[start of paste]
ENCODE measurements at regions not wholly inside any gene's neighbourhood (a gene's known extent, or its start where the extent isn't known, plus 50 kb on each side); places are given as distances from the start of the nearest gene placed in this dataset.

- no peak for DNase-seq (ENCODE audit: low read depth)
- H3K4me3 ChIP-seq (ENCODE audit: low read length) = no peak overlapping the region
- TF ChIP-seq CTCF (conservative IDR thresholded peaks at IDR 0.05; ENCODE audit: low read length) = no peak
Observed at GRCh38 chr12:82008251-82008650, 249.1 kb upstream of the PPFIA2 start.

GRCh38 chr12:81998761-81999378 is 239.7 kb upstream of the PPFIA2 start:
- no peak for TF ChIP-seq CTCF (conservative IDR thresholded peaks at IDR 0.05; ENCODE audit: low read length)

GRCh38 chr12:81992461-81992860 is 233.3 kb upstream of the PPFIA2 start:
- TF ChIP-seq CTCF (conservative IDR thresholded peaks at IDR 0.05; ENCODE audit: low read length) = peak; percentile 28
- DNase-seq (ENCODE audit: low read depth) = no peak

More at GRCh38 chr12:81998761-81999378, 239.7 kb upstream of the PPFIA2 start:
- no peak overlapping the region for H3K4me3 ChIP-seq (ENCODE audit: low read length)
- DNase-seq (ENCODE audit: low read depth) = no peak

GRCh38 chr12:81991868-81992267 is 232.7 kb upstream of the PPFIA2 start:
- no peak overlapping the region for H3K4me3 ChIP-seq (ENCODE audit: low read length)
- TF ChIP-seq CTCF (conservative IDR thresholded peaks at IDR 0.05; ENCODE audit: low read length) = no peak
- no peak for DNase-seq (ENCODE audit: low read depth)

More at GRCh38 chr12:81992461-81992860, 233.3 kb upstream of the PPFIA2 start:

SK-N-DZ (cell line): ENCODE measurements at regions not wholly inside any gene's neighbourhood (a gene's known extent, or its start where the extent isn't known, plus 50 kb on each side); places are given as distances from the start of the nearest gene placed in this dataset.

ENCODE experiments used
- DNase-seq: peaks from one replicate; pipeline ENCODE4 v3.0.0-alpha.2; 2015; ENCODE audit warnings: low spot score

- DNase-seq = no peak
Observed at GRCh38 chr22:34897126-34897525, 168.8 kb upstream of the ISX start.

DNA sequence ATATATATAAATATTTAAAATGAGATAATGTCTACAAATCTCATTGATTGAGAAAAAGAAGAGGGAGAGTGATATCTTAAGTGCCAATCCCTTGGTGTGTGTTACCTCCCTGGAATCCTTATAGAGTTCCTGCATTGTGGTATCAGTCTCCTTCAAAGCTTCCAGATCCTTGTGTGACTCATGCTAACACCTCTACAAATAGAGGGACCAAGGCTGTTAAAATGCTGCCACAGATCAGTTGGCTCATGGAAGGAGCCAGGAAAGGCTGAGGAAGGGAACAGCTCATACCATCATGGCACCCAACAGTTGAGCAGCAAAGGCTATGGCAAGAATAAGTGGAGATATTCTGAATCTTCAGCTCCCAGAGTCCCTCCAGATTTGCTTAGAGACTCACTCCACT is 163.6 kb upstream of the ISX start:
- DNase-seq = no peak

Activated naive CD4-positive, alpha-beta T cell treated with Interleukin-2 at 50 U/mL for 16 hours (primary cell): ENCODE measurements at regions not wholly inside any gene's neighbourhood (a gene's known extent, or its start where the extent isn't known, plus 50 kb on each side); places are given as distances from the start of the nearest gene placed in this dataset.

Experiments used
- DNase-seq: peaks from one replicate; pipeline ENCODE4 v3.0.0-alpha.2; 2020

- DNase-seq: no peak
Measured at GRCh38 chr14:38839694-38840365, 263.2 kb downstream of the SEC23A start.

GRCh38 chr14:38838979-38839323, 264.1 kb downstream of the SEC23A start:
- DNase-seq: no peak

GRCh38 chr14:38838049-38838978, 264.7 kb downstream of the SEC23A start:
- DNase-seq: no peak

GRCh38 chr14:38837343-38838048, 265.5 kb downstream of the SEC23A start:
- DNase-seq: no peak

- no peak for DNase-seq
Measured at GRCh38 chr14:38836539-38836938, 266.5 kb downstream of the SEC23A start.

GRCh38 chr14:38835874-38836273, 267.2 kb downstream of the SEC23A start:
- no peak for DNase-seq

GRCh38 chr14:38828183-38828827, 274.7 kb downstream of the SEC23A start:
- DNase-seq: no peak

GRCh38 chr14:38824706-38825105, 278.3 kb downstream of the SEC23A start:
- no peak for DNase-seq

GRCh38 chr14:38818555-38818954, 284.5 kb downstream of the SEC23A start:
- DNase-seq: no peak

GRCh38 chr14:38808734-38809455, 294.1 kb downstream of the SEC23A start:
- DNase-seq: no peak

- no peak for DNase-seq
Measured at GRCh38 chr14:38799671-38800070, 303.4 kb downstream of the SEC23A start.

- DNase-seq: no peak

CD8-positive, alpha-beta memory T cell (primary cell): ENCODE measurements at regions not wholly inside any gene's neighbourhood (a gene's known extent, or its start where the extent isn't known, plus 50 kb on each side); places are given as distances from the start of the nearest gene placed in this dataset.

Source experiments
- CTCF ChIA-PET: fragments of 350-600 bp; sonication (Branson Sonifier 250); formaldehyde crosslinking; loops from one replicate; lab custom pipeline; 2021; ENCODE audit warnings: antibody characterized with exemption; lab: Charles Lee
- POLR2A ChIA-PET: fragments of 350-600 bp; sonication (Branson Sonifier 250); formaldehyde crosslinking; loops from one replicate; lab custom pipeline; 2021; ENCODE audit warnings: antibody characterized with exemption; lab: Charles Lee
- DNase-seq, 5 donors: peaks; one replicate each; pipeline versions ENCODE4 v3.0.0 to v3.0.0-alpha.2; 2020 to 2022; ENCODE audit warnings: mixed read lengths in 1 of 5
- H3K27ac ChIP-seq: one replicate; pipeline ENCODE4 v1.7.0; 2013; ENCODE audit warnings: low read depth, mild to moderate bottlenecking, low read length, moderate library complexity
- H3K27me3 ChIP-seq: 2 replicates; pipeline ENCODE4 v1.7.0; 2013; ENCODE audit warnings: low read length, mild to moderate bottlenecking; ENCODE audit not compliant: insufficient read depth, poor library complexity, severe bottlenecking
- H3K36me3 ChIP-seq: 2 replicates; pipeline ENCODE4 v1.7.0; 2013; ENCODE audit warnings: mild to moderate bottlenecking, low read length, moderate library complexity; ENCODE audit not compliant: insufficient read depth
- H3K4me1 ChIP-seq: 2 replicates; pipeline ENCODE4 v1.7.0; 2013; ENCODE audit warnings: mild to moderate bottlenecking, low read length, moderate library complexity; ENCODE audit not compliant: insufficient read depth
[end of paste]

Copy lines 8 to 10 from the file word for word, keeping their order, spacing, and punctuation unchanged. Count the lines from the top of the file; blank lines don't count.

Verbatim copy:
GRCh38 chr12:81992461-81992860 is 233.3 kb upstream of the PPFIA2 start:
- TF ChIP-seq CTCF (conservative IDR thresholded peaks at IDR 0.05; ENCODE audit: low read length) = peak; percentile 28
- DNase-seq (ENCODE audit: low read depth) = no peak